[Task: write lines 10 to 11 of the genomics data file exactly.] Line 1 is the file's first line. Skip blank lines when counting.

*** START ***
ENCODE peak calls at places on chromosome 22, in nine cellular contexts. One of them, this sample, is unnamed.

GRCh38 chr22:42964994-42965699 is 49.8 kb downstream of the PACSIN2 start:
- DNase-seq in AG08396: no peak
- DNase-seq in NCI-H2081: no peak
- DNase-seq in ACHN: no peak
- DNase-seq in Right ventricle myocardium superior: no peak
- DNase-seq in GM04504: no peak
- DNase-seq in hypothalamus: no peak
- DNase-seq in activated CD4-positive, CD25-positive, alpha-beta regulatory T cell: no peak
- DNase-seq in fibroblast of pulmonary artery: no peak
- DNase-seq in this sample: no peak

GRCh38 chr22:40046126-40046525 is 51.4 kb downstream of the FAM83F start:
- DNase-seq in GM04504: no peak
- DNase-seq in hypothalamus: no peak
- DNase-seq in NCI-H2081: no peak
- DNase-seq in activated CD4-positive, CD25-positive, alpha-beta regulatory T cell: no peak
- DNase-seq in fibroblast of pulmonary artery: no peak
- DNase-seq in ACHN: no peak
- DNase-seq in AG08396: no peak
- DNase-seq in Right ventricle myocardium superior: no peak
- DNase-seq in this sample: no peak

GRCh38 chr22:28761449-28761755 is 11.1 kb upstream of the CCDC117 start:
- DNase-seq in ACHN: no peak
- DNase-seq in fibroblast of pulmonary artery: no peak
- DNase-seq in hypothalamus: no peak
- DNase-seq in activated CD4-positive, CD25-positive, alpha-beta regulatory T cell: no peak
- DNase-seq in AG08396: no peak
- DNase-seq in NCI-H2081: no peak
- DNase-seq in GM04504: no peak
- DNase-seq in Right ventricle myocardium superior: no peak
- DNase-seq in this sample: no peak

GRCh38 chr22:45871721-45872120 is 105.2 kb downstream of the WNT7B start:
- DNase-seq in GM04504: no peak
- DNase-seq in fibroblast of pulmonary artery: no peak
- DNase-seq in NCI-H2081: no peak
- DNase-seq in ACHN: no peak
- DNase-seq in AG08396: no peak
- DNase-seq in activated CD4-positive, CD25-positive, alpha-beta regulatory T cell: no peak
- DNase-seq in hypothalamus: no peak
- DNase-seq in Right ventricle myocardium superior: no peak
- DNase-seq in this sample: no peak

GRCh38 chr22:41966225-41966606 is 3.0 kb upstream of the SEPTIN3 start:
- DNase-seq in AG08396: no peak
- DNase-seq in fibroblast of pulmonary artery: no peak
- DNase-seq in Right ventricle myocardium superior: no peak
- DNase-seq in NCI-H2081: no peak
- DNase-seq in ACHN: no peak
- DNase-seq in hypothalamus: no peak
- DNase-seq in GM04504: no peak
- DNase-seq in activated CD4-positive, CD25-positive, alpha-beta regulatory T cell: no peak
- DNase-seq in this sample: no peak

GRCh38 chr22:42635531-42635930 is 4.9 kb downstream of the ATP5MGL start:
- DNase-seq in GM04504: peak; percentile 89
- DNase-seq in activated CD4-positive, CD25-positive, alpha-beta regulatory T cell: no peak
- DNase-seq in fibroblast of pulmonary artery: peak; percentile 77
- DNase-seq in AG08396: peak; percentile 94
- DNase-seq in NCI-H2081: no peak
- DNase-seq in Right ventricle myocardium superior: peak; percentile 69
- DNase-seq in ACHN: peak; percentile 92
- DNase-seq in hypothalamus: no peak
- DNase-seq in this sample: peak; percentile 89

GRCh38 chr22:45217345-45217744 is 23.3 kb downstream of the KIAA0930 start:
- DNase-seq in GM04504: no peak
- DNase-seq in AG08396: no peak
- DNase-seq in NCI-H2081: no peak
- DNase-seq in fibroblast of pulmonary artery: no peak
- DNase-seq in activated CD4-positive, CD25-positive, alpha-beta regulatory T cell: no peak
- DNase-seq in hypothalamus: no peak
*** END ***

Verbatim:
- DNase-seq in fibroblast of pulmonary artery: no peak
- DNase-seq in this sample: no peak